Endnotes

  1. Please see the “Works Consulted” section on page 10 for bibliographical information on any works mentioned herein. Context should be sufficient for identification of all parenthetical citations.
  2. See Kant’s essay entitled What is Enlightenment?
  3. This is somewhat misleading, given Tocqueville’s placement in what many term the Romantic Era. However, even Romantics such as Shelley and Byron employed and reacted to Enlightenment Rationality and in their public lives were active critics of philosophy and government. The term “Enlightenment Rationality” was popularized by Theodor Adorno and Max Horkheimer in the 1950s, but their understanding of it is generally agreed to be faithful to the methods and views of Kant, Tocqueville, and Custine.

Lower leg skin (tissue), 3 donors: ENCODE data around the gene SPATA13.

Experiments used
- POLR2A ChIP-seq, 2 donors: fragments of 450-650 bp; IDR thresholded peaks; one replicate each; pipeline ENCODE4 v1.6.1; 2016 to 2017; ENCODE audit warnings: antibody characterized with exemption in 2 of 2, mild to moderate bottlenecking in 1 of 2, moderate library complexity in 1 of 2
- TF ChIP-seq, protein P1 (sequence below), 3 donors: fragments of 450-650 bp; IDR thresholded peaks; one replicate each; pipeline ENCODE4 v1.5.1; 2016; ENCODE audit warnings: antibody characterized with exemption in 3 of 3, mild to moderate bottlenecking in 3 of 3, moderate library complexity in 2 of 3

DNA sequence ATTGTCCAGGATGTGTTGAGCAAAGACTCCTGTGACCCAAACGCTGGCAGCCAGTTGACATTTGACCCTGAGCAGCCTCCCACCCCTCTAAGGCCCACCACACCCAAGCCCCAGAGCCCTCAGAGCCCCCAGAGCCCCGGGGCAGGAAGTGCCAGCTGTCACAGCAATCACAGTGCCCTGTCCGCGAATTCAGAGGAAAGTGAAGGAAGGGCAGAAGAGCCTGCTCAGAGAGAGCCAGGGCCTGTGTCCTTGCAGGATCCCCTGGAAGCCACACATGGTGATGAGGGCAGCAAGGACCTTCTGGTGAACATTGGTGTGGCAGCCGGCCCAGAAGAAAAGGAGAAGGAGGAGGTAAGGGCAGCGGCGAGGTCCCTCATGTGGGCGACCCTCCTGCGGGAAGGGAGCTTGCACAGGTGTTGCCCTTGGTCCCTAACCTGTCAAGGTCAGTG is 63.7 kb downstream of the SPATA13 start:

4. See Kant and Foucault. This interpretation of history is well establish and not generally disputed.
  5. This change of discourse is best described by Michel Foucault in his Two Lectures.
  6. For the purposes of argument, please accept ‘all’ to mean ‘all white males of sufficient age.’ Tocqueville does address the oppression of Indians, blacks, and other minorities (not so much women), but this has little effect on the overall presentation of his work.
  7. This is obviously not really the case, but at any rate the qualifications for public or semi-public intellectuality were and are more easily met in America than most other countries.
  8. Tocqueville also describes his version of a fully enlightened, utopian society in the beginning of Democracy in America. His views differ from Kant’s, although this may have much to do with the political conditions of Prussia in the 18th century that influenced Kant’s writing: What is Enlightenment? was commissioned by Frederich II, whom Kant duly praises as an ‘enlightened’ ruler. Furthermore, Kant revised his views after observing the French Revolution, and again after its devolution to the Reign of Terror. Tocqueville is far more comfortable with the idea of constitutional, representative government than Kant, as will be Custine.